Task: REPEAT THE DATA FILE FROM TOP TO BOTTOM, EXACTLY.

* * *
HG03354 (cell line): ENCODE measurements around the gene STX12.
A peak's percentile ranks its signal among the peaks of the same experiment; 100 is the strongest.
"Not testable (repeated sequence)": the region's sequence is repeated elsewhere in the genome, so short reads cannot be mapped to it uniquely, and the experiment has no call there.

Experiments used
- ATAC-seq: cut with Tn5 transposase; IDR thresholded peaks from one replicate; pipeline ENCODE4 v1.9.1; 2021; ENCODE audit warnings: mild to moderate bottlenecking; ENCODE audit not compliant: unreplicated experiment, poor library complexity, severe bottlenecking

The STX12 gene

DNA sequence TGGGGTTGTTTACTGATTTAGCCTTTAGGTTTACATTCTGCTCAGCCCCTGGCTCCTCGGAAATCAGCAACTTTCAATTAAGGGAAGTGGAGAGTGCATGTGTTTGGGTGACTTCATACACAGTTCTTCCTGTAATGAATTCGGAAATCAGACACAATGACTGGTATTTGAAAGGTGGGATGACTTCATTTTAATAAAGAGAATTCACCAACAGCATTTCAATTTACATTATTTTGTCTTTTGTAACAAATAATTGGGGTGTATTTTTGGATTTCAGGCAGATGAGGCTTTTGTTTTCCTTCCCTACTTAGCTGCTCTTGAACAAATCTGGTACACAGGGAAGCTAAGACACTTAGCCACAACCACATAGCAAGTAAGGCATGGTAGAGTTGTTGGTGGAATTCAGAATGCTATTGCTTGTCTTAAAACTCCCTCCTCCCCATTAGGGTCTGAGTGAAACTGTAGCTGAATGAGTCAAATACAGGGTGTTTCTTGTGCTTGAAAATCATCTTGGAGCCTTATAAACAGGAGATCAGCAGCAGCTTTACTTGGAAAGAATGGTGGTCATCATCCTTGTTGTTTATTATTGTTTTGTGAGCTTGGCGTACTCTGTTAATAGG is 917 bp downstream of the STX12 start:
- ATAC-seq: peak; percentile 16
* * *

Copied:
HG03354 (cell line): ENCODE measurements around the gene STX12.
A peak's percentile ranks its signal among the peaks of the same experiment; 100 is the strongest.
"Not testable (repeated sequence)": the region's sequence is repeated elsewhere in the genome, so short reads cannot be mapped to it uniquely, and the experiment has no call there.

Experiments used
- ATAC-seq: cut with Tn5 transposase; IDR thresholded peaks from one replicate; pipeline ENCODE4 v1.9.1; 2021; ENCODE audit warnings: mild to moderate bottlenecking; ENCODE audit not compliant: unreplicated experiment, poor library complexity, severe bottlenecking

The STX12 gene

DNA sequence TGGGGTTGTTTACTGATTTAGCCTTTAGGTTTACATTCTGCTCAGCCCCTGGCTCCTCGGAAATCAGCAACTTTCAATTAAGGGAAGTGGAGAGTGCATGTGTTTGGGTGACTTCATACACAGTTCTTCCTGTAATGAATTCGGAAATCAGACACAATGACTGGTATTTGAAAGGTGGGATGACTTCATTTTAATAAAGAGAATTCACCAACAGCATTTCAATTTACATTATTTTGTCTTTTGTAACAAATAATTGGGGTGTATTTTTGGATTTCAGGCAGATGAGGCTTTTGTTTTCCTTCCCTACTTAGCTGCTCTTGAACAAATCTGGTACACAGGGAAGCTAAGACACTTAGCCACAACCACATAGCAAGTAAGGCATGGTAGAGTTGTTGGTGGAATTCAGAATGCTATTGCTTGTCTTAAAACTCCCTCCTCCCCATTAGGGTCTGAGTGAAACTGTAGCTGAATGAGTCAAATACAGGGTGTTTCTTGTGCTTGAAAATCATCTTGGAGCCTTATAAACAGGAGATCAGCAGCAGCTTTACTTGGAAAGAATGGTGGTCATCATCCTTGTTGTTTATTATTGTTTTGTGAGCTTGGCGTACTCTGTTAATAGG is 917 bp downstream of the STX12 start:
- ATAC-seq: peak; percentile 16